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Eden Foods

Roasted Daikon Soup with Dandelion Greens

Mar 02

From The Whole Bowl: Gluten-free, Dairy-free Soups and Stewsby Rebecca Wood and Leda Scheintaub. Countryman Press, 2015.

While the dandelion greens found year round at the greengrocers work well in this soup, for a special springtime delicacy, I encourage you to forage dandelions so that you can also feast on their hearts and buds.


Early spring dandelions are sweeter than leaves from a plant that has blossomed and set seed. In the fall, the leaves are again less bitter than in midseason. Cultivated dandelion greens from the store are less bitter than the wild ones, but in both cases you’ll want to nibble on a leaf to ascertain its tang and gage how much to include in your dish. If the taste is too bitter for your liking, parboiling resolves this. By the way, dandelions are among the healthiest of greens.

Roasting so brings out the sweetness in daikon that daikon alone serves as good enough excuse to roast a chicken. But if there’s nothing else to fill the oven, conserve energy by baking the daikon in your toaster oven. And, if you wish, bake it a day in advance, as once the daikon is cooked and the greens are at hand, putting this soup together is a snap. Roasting mellows the daikon’s pungency so that, along with its increased sweetness, it nicely tames dandelion’s bitter note. The drizzle of hazelnut makes a fine finish.

So people can adjust the soup to their taste, serve with lemon as sour (in addition to the sweet, pungent, and salty tastes already contained in this soup) moderates the bitterness.

Serves 4

1 large daikon, about 12 inches
6 cups stock

1 teaspoon unrefined salt, or to taste
8 ounces (about 4 cups) dandelion greens, chopped

4 scallions, white and green parts, chopped
Freshly ground black pepper
Unrefined hazelnut oil or extra-virgin olive oil

4 lemon slices

Preheat the oven to 350°F.

Place the whole daikon on a baking sheet and roast for 1 hour, or until softened but still firm. Remove from the oven and cool. Peel and discard the skin, then dice the daikon.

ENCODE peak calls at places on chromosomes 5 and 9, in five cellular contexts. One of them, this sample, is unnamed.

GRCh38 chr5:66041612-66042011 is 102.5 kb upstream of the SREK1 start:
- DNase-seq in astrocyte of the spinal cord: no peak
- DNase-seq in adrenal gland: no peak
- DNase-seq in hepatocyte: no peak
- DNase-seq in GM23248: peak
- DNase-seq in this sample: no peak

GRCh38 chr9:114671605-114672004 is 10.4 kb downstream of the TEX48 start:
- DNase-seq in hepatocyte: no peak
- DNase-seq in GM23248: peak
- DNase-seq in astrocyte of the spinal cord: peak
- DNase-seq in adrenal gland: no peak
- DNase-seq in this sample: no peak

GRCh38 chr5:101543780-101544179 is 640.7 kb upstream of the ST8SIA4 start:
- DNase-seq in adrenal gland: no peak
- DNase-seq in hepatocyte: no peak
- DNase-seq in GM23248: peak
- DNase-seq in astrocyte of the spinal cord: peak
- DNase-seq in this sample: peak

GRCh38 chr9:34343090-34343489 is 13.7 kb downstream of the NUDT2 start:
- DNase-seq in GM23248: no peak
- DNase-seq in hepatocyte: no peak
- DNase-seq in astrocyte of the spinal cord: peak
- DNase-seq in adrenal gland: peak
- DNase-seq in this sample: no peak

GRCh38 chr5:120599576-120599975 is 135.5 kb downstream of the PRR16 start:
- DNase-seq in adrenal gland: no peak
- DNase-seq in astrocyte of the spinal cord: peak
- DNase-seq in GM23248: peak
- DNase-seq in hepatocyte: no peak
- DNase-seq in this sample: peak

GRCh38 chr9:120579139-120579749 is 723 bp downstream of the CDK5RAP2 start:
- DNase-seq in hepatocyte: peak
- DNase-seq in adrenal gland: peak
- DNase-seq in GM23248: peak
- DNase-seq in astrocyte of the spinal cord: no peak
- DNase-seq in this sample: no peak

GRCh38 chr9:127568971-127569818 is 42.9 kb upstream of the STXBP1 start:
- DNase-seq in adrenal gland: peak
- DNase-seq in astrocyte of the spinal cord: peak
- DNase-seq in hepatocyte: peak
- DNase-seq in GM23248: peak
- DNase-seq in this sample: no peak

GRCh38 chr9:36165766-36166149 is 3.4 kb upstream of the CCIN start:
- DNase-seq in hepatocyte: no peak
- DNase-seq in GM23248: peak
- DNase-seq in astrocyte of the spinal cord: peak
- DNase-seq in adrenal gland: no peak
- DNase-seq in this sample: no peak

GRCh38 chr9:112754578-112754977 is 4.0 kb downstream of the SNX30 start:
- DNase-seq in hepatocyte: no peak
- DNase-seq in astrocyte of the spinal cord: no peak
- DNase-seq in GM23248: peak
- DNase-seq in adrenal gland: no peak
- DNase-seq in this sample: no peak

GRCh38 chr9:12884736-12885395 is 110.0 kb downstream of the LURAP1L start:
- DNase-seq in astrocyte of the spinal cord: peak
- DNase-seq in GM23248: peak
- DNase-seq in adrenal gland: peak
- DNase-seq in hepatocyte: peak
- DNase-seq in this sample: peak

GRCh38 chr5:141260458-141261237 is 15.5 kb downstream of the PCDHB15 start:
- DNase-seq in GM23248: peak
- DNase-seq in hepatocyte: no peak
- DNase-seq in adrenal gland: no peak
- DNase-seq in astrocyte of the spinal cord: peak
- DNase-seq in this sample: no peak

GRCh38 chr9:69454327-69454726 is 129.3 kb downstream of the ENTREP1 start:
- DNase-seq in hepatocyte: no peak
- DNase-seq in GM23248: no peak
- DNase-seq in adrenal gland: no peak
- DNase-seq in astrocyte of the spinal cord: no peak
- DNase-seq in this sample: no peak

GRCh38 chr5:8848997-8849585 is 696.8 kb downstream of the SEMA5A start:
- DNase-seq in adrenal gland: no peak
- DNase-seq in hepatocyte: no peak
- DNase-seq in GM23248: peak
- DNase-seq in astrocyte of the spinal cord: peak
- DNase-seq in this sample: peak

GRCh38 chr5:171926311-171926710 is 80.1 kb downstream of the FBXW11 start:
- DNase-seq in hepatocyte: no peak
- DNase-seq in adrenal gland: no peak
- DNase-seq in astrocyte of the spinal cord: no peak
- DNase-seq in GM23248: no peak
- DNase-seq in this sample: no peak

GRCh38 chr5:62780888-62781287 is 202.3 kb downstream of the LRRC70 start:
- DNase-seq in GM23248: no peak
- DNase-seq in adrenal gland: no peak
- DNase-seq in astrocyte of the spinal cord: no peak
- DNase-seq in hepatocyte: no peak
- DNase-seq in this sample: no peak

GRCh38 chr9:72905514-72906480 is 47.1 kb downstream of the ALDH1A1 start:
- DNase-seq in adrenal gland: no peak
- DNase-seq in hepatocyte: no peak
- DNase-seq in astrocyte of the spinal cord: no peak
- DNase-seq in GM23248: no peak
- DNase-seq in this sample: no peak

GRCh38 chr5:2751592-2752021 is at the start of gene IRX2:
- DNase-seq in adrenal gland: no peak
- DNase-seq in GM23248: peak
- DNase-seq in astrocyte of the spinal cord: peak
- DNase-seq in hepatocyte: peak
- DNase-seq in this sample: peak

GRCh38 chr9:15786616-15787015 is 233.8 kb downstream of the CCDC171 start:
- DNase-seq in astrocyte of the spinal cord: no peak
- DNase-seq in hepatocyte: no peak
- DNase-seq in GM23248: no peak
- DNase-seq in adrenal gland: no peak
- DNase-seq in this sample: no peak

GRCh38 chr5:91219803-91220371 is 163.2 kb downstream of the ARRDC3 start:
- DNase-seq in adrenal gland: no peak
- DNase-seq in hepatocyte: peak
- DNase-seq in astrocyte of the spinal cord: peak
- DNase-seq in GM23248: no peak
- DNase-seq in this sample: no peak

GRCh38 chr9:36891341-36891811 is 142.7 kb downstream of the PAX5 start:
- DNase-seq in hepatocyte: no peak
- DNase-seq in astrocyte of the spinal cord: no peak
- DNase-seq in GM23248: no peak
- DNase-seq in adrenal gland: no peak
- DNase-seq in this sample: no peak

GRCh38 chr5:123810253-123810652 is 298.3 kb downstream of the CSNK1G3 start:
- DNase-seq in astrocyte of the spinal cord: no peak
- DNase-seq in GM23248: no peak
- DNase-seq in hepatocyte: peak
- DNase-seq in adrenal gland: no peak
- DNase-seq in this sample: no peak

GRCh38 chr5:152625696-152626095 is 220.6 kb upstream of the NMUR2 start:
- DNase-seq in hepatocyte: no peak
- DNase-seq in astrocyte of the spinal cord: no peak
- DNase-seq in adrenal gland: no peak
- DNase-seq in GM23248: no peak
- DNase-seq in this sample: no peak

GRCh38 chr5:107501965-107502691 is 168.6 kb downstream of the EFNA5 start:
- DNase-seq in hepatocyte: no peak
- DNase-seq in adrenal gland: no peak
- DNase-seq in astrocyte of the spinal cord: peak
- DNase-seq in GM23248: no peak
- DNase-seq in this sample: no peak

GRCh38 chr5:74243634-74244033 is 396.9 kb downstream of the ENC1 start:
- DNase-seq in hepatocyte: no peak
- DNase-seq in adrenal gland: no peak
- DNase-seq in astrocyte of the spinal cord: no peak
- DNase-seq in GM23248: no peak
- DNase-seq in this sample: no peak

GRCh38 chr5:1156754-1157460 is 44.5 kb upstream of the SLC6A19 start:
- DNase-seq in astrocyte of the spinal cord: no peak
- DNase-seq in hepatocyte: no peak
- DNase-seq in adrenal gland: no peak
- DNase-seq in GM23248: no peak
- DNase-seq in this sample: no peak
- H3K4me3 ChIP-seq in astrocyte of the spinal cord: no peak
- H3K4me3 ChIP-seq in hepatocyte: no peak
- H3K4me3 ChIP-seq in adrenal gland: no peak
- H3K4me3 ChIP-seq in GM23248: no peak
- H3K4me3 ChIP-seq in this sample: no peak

Place the daikon in a large saucepan and add the stock and salt. Place over medium-high heat and bring to a boil. Add the dandelion greens, cover, reduce the heat, and simmer for 5 minutes. Add the scallions and season with pepper; taste and adjust the salt as needed.

Spoon into bowls, drizzle with oil, and serve each bowl with a slice of lemon.

Dandelion Hearts (Crowns)

Mar 02

The top of a dandelion’s taproot, its heart or crown, is a tasty nibble that, while money can’t buy, is free for the taking. In texture, color, and taste dandelion hearts are reminiscent of the base or heart of a head of celery, only with a light bitter-sweet dandelion essence. Adorning the crown are pearl-sized nascent buds, which make a creamy smooth nibble. Once the buds become as large as a thumbnail, they’re less toothsome and so not used.


Look close and you can see three “crowns” with their jade colored buds that sit atop the tap root and have the most tender leaves. Every spring, I feast upon these succulent  hearts and “jewels.” It’s a treat that money can’t buy.

In March (in temperate regions) when dandelions start setting leaf, but before their characteristic yellow blossoms appear, grab a small paring knife or a sturdy spoon and forage from an environmentally clean area. Find a cluster of dandelion greens and carve a cone-shaped piece of the crown right from the center of their leafy rosette, leaving the root (and most of the dirt) still in the ground.

Slice the hearts, add it to your soup or stir-fry, and cook for a few minutes or until tender. Then add the buds along with the greens for the last minute or two of cooking. Be forewarned: Once you try dandelion hearts and buds, odds are you’ll have acquired a new springtime ritual.

Also see Dandelion Greens for information about their remarkable energetic and medicinal properties.  Once the plant blossoms, here’s how to preserve their blossoms in honey.